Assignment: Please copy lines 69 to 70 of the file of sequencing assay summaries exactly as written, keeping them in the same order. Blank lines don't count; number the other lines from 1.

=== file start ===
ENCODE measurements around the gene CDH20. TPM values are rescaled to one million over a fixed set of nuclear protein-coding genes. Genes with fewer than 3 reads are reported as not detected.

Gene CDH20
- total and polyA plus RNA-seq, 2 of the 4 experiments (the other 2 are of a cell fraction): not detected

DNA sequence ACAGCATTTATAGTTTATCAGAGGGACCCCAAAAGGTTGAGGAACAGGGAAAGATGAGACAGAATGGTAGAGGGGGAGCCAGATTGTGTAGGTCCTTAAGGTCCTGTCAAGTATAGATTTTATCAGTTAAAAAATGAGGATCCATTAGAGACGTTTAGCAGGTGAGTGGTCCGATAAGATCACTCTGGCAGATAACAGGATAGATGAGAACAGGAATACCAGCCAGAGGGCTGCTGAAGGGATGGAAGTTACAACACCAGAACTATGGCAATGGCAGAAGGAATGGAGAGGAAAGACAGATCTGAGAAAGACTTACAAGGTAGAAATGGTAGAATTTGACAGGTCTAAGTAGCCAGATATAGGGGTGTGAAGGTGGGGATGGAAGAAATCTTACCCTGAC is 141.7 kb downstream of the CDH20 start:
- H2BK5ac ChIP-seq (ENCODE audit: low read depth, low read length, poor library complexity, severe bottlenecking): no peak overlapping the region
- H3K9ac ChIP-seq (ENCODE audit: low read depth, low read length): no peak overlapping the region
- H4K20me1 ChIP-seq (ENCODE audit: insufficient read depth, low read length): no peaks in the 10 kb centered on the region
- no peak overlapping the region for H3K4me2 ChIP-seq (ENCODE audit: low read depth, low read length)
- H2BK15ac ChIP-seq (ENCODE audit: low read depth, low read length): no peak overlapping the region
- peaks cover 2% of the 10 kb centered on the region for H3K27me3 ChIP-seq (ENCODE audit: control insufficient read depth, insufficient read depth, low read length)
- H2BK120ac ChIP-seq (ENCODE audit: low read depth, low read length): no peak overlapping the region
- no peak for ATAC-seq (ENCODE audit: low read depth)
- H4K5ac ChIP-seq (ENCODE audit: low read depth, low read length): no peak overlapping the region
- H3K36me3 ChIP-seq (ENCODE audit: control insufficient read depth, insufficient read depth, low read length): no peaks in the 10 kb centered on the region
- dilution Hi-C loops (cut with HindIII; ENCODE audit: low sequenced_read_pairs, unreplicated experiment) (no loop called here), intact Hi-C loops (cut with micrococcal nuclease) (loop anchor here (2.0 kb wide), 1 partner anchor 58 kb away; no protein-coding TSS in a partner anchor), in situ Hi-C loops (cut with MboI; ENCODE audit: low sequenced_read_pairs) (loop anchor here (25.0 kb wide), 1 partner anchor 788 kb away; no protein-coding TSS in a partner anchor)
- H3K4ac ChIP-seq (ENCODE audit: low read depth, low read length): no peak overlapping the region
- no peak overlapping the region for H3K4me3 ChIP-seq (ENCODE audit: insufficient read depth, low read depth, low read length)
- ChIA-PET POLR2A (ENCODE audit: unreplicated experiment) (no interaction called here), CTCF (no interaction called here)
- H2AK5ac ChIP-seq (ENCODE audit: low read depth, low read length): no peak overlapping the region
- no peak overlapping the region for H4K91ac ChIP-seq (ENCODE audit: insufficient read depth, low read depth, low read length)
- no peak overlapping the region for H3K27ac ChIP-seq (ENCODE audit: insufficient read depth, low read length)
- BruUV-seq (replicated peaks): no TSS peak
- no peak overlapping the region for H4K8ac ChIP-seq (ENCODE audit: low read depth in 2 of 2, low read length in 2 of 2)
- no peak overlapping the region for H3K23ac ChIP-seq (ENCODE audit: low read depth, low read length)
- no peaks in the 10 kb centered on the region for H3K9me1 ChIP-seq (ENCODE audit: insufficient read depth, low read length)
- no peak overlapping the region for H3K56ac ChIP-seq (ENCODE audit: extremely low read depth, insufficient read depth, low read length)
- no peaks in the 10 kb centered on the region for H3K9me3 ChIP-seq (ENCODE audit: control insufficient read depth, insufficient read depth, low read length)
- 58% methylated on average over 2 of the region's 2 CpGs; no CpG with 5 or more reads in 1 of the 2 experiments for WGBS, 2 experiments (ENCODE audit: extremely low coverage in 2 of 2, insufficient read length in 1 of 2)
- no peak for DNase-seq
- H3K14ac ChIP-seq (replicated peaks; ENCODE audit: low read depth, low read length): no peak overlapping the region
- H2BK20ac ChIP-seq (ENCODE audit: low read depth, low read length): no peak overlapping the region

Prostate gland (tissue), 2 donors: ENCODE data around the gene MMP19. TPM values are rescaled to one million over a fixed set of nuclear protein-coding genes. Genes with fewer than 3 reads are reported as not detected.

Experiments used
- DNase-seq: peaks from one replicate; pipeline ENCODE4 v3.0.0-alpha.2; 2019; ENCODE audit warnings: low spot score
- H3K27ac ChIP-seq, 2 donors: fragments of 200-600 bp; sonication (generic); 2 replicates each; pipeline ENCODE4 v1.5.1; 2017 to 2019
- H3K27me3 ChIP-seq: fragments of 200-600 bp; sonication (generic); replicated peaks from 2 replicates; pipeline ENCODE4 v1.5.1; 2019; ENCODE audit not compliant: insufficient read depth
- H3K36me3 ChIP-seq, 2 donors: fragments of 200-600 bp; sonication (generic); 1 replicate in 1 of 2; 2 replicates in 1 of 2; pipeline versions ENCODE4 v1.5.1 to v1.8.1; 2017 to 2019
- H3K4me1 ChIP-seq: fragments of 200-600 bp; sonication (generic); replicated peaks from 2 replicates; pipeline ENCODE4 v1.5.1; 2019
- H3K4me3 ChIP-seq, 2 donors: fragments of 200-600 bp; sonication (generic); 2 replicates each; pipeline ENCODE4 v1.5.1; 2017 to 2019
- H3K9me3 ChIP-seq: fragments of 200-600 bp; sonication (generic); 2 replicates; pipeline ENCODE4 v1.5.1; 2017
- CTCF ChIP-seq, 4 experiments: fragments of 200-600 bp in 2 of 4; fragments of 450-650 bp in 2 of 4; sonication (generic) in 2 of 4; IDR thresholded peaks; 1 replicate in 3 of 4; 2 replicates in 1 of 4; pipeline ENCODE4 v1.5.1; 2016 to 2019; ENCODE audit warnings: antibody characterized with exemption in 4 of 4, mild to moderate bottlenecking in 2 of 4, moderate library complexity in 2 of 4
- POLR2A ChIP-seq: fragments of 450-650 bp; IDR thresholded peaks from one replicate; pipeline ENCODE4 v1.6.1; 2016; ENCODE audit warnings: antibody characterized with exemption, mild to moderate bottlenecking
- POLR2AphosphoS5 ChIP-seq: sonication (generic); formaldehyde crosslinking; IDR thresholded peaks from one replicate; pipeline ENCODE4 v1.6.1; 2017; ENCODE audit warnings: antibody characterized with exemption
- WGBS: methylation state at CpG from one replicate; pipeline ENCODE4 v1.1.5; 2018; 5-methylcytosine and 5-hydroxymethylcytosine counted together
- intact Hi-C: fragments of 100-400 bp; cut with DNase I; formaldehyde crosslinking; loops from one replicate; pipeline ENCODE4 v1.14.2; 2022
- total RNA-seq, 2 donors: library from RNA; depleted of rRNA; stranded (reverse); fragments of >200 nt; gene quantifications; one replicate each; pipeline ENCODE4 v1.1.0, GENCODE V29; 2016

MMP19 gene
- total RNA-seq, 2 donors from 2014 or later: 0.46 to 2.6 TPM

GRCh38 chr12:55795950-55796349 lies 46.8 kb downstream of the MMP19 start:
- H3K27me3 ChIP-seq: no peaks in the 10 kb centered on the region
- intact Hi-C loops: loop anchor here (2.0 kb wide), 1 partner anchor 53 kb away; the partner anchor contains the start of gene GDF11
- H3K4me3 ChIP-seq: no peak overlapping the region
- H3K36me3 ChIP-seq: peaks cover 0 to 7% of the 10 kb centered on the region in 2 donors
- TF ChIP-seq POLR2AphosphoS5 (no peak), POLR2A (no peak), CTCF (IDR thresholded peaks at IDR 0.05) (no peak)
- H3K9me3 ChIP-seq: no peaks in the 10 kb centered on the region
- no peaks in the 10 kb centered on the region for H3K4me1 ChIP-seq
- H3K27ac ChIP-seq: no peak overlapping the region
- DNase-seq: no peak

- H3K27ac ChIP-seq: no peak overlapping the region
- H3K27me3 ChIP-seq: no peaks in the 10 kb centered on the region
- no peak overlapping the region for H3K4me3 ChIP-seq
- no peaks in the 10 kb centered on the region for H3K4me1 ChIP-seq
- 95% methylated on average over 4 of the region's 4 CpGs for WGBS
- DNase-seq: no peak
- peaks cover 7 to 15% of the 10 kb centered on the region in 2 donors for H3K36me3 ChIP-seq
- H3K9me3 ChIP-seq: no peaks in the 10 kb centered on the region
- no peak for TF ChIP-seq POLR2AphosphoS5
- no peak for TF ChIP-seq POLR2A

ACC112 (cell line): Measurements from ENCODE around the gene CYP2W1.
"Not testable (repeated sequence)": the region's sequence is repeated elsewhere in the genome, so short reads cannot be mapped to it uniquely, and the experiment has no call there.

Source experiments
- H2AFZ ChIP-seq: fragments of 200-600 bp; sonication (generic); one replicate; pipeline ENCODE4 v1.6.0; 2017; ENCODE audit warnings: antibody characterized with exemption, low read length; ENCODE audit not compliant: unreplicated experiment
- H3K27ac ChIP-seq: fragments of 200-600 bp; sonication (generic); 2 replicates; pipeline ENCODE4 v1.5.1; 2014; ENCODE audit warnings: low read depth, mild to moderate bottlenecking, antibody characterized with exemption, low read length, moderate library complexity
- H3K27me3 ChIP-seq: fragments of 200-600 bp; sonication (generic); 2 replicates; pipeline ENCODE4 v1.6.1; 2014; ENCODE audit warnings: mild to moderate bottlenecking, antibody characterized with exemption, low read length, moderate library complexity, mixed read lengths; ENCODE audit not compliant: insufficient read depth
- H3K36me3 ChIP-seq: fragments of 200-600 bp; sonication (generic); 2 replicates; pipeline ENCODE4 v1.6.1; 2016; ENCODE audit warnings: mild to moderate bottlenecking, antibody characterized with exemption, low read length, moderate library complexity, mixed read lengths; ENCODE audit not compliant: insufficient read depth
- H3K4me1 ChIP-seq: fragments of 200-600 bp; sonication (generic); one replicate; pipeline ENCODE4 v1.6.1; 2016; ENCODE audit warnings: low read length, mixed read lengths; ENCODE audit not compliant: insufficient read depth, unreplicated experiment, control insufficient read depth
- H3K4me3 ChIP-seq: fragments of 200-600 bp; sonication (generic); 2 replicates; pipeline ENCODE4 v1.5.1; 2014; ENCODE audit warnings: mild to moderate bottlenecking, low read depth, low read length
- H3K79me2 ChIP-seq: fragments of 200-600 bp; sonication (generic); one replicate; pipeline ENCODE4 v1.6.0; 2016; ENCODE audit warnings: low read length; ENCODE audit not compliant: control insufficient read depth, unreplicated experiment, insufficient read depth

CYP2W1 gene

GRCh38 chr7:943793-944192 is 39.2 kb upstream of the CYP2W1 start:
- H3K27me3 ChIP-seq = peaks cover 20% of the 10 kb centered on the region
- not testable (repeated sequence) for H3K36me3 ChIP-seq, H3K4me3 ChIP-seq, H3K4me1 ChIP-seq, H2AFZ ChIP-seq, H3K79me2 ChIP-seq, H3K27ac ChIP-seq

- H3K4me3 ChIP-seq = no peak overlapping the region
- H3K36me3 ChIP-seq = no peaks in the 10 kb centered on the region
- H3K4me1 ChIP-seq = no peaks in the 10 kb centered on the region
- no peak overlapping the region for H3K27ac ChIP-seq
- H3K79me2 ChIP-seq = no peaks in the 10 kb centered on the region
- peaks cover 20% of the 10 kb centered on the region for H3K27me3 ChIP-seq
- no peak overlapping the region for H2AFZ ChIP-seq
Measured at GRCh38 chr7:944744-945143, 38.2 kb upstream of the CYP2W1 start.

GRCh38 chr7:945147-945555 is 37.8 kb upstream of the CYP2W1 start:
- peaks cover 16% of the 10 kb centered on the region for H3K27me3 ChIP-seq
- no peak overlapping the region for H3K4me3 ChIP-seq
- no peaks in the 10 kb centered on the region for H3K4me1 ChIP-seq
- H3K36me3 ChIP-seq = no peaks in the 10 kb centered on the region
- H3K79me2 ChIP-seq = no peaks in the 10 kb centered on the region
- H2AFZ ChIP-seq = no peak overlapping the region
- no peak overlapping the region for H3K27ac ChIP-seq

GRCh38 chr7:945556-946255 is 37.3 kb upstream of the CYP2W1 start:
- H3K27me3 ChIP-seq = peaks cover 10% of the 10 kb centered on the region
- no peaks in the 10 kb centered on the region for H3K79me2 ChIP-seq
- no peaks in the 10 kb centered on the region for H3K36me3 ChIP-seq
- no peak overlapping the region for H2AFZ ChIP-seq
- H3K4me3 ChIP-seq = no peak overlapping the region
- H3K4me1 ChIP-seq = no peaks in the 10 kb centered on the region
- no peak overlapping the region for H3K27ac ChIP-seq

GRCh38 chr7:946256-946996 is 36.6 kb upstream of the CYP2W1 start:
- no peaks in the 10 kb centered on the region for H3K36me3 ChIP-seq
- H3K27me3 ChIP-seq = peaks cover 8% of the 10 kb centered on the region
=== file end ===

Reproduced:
ACC112 (cell line): Measurements from ENCODE around the gene CYP2W1.
"Not testable (repeated sequence)": the region's sequence is repeated elsewhere in the genome, so short reads cannot be mapped to it uniquely, and the experiment has no call there.